It is an old reproach against democracies that they are readily moved by a plausible tongue, and are beguiled by those who have, ever since the republican days of Greece, been called Demagogues (leaders of the people), furnishing a term of abuse freely applied in many a modern struggle. In current usage the Demagogue is one who tries to lure the people by captivating speech, playing upon their passions, or promising to secure for them some benefit. Such persons must obviously be expected in all countries where power lies with the people; and they may spread their nets by the press as well as by the voice, reaching larger numbers by the former method, and dangerous because often irresponsible, raising expectations which they are seldom called on to find the means of gratifying. Why they should have been, as is sometimes said, more frequent in Germany, Italy, and England than in France or the United States is an interesting question into which I must not digress.
Self-confidence, if it does not pass into the vanity which offers an easy target to ridicule, helps a bold man to make his way. To speak with an air of positive assurance, especially to a half-educated crowd already predisposed to assent, is better than to reason with them. A prominent statesman of our time, on being asked by a member of his party what arguments he had better use on behalf of the cause they were advocating replied, “I sometimes think that assertion is the best kind of argument.”
There are other ways besides eloquence by which leadership is won. Journalism, a form of persuasive rhetoric which may be called oratory by the pen, has sometimes been an avenue to power in France and in the United States — even in Russia under the Tsars Katkoff was an effective force half a century ago. Benjamin Franklin exercised enormous influence by his writings, though he took little to do with the politics of his State. A book, coming at an opportune moment, may diffuse ideas which have their immediate reaction on popular opinion and so dispose sections of a nation to follow, perhaps for many years, the path it pointed out. Tolstoi, the latest of the prophets, told profoundly on the thoughts of his time, though how far he affected politics it is not yet easy to determine. Not to speak of Rousseau and Tom Paine, the writings of Karl Marx told upon a circle far wider than that of his associates in revolutionary agitation. Authorship gave to Henry George, the writer of Progress and Poverty, an influence which lasted through his life, though he never cared to enter either national or Californian politics. Deeds as well as words, and deeds in war even more than service rendered in peace, have shed on some figures unversed in statecraft a lustre which led them to the highest posts. Generals Andrew Jackson, Zachary Taylor, T. H. Harrison, and US. Grant all owed their Presidencies to their military fame. There are among American Presidents many instances, like that of Jefferson, to prove that a man may be a popular favourite without eloquence.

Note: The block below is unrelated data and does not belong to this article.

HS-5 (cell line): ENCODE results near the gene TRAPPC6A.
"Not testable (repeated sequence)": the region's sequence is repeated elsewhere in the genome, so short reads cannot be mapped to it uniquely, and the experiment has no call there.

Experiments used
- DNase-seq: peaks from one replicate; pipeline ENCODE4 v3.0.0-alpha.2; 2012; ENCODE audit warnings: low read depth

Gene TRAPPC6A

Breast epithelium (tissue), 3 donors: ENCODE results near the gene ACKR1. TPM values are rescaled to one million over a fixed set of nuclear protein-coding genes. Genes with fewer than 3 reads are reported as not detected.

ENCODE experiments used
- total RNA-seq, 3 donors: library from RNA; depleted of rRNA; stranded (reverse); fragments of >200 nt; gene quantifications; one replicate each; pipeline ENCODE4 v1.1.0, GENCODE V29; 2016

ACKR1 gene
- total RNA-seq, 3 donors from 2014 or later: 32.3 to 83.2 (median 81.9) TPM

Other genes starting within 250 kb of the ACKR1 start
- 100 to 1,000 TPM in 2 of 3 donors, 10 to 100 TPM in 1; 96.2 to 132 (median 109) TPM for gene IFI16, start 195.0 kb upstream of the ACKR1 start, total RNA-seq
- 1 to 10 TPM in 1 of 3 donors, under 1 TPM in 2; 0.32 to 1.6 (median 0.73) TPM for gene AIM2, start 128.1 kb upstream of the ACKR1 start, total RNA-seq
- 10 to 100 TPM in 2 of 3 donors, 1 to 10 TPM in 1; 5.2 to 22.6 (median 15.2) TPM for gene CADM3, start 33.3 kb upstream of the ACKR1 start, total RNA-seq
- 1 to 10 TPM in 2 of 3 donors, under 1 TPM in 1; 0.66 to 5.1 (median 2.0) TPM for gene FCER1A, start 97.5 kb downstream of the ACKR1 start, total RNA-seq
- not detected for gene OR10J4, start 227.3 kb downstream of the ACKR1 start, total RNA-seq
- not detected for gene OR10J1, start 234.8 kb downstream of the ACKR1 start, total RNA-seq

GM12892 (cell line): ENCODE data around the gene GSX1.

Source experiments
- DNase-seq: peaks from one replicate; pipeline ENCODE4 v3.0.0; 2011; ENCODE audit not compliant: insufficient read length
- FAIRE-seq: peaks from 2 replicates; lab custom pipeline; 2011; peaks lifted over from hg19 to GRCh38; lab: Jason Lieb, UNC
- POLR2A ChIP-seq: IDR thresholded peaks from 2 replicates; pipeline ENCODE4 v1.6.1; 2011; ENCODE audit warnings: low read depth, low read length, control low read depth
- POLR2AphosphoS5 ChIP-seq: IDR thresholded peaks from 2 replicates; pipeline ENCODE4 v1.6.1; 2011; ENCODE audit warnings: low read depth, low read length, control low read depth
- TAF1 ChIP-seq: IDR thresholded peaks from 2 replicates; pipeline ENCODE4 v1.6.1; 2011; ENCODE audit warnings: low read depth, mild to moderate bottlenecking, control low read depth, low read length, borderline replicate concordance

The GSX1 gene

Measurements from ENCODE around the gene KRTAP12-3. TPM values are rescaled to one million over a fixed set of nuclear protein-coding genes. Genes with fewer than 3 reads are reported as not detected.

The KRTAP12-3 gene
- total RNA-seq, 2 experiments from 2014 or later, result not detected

When any one has risen high enough to be trusted with administrative work, his capacity is put to a new test, since some measure of honesty, industry, tact, and temper is required, and if it is a first-rate position, carrying leadership with it, he must show himself capable of inspiring confidence and attaching men to himself.1 What, then, of that higher kind of wisdom which looks all round and looks forward also? It is not what the people chiefly seek for or often find: they and their representatives have generally to be contented with some one, be he forceful or seductive, who can meet the calls of the moment. The busy life of a modern statesman leaves no time for reflection, and the partisans whom he has to please think of high statesmanship in the terms of a party platform.
Taking the gifts aforesaid to be those which attract the people, by what means do their possessors win the people's praise and confidence? In Parliamentary countries the easiest way to prominence lies through the legislature, where influence is quickly won by effectiveness in debate, more slowly by a reputation for knowledge and diligence and judgment. The chiefs of parties come in these countries from the Chambers, and if there is a scarcity of first-rate talent among the party chiefs, it is because too little talent has found its way into the Chambers, as Talleyrand replied, when asked why the Generals of the time were not better: “Because they are chosen from the Colonels.”